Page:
If homotopy theory is the study of spaces up to homotopy, then stable homotopy theory is the study of homotopy theory up to `suspension'. Suspension is a method of making spaces larger, for example the suspension of the n-sphere is the n+1-sphere. There are many fascinating patterns and structures within homotopy theory that are only revealed when looking through the lens of stable homotopy theory, such as the Freundenthal suspension theorem. Another example of stable data is that coming from cohomology theories.

Cohomology theories are of great importance for studying topological spaces. They take as input topological spaces and as output give a collection of abelian groups. They satisfy a useful collection of axioms which (in theory) make these groups computable. To study cohomology theories, one looks at their representing objects, called spectra. The category of spectra is called the stable homotopy category and is central to the study of algebraic topology.

Contact anna.felikson@durham.ac.uk for more information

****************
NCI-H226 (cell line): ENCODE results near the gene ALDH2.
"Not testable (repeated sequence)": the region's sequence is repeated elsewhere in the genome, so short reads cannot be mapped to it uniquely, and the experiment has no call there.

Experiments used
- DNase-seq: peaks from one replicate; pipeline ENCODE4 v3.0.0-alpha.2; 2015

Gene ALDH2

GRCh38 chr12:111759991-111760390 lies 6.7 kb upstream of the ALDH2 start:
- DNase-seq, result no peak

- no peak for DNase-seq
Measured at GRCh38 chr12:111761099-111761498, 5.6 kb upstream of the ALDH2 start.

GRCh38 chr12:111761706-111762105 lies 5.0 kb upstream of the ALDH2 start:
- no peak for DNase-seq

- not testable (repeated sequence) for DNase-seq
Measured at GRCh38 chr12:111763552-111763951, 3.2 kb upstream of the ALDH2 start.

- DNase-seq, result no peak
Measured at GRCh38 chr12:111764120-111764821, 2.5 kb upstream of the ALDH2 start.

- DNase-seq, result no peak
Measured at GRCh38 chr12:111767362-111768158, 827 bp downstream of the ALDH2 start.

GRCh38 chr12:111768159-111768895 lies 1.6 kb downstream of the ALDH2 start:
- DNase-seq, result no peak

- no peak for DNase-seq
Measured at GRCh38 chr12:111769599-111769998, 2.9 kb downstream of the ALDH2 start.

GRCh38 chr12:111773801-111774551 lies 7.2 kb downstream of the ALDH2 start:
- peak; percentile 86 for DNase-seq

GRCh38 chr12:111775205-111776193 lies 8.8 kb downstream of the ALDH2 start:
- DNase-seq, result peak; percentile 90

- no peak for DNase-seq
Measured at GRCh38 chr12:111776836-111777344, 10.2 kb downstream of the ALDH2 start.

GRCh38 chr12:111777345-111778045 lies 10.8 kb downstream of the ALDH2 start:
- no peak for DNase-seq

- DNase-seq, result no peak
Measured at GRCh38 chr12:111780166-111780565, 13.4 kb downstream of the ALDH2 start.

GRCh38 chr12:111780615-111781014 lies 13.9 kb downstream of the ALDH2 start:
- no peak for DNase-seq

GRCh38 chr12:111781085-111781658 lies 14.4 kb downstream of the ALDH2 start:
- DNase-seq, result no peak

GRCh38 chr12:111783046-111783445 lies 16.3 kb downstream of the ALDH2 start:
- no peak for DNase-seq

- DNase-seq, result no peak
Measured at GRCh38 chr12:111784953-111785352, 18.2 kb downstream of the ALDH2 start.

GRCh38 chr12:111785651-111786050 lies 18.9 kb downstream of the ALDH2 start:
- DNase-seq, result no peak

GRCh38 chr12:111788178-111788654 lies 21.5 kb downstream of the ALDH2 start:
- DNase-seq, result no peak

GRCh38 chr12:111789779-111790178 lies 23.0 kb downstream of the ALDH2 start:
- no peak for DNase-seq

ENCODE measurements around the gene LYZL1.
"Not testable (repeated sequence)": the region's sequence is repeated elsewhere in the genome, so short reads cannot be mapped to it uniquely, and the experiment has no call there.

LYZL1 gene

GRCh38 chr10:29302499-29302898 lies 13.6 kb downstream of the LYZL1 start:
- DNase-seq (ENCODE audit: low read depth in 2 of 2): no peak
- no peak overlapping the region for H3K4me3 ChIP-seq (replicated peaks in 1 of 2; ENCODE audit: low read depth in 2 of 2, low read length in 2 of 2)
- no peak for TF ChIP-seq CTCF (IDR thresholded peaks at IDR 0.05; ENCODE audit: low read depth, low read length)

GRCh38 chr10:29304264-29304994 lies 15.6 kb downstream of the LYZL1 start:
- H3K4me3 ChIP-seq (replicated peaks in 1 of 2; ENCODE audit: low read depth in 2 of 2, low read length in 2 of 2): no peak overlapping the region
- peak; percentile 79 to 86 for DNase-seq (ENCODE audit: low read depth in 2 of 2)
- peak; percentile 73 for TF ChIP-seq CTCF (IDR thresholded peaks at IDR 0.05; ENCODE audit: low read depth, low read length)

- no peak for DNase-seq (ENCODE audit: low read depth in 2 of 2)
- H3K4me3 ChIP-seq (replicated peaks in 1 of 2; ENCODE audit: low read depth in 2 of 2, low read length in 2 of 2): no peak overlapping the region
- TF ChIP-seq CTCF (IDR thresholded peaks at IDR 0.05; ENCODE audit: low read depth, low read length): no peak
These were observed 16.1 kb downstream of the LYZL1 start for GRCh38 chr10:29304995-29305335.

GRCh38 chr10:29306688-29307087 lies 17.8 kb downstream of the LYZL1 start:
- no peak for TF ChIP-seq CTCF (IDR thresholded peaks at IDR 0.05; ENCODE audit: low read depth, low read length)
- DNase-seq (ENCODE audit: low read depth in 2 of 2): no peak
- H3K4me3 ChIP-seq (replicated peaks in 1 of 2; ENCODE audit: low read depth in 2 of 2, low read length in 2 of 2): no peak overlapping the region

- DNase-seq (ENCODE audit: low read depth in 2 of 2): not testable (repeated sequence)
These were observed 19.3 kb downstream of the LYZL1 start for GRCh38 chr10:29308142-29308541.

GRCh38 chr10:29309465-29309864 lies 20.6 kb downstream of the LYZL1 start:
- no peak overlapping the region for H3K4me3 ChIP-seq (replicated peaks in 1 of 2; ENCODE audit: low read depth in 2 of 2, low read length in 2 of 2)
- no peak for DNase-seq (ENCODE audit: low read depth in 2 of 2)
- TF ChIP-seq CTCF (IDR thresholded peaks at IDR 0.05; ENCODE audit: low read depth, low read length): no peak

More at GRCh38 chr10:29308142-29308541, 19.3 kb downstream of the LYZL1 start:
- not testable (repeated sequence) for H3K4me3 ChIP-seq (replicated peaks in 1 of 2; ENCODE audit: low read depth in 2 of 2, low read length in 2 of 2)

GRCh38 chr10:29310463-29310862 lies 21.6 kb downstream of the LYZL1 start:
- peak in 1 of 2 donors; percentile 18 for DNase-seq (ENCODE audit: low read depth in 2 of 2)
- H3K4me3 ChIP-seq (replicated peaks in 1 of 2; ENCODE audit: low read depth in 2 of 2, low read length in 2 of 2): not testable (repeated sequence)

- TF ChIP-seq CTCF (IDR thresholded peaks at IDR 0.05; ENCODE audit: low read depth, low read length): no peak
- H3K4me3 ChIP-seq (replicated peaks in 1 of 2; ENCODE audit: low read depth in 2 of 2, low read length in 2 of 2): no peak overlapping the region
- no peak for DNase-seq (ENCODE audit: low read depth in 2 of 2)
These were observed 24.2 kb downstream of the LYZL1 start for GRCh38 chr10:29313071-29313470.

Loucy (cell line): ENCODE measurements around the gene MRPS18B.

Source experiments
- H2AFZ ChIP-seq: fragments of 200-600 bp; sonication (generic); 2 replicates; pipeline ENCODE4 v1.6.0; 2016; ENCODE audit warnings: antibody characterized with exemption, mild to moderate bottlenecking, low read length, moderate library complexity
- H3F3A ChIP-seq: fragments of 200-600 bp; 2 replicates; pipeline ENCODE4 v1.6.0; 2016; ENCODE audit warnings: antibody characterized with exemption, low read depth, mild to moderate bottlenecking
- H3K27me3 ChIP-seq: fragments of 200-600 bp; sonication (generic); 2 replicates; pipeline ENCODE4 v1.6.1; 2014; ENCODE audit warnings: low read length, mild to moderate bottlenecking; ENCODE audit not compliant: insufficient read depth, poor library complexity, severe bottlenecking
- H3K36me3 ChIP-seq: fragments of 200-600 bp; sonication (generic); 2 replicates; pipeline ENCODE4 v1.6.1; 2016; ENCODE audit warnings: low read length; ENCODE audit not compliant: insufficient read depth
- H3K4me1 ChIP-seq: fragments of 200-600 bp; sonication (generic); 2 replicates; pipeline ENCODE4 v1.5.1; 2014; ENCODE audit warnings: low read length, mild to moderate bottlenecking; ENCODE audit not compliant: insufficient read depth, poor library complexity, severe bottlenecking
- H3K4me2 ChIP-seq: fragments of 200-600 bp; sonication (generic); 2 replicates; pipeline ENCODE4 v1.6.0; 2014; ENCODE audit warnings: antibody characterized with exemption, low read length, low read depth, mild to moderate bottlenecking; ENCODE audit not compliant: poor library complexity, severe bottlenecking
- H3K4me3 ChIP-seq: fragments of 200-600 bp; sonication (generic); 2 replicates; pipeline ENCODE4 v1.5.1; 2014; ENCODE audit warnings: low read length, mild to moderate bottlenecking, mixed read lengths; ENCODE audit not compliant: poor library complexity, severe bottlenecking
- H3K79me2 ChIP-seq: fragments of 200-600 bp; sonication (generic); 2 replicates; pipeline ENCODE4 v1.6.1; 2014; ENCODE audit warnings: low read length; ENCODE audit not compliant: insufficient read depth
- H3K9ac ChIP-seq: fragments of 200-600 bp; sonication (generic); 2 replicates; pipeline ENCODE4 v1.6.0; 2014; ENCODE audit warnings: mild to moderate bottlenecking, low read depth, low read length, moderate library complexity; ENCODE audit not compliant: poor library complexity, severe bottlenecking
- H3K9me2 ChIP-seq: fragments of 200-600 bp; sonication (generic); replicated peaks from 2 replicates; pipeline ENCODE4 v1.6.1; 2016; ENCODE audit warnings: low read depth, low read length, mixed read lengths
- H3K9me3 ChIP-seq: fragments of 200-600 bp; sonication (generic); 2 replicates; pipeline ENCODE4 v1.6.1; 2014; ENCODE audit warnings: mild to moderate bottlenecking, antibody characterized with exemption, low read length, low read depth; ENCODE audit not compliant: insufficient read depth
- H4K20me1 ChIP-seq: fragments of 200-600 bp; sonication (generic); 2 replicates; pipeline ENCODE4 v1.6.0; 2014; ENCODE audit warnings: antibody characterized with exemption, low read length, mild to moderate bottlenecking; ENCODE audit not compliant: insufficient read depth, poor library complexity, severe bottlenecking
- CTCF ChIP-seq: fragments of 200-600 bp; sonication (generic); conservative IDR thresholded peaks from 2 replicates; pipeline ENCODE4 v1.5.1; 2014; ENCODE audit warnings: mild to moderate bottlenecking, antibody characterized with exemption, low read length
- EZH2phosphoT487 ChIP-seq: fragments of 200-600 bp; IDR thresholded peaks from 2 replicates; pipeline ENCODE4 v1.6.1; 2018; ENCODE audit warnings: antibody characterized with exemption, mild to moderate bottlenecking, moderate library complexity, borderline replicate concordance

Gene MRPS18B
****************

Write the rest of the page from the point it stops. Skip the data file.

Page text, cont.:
Distinguished Lectures and Public Lectures

Pure Maths Colloquium: Stable homotopy theory and spectra

Presented by David Barnes, Sheffield University

7 May 2012 16:00 in CM221

If homotopy theory is the study of spaces up to homotopy, then stable homotopy theory is the study of homotopy theory up to `suspension'. Suspension is a method of making spaces larger, for example the suspension of the n-sphere is the n+1-sphere. There are many fascinating patterns and structures within homotopy theory that are only revealed when looking through the lens of stable homotopy theory, such as the Freundenthal suspension theorem. Another example of stable data is that coming from cohomology theories.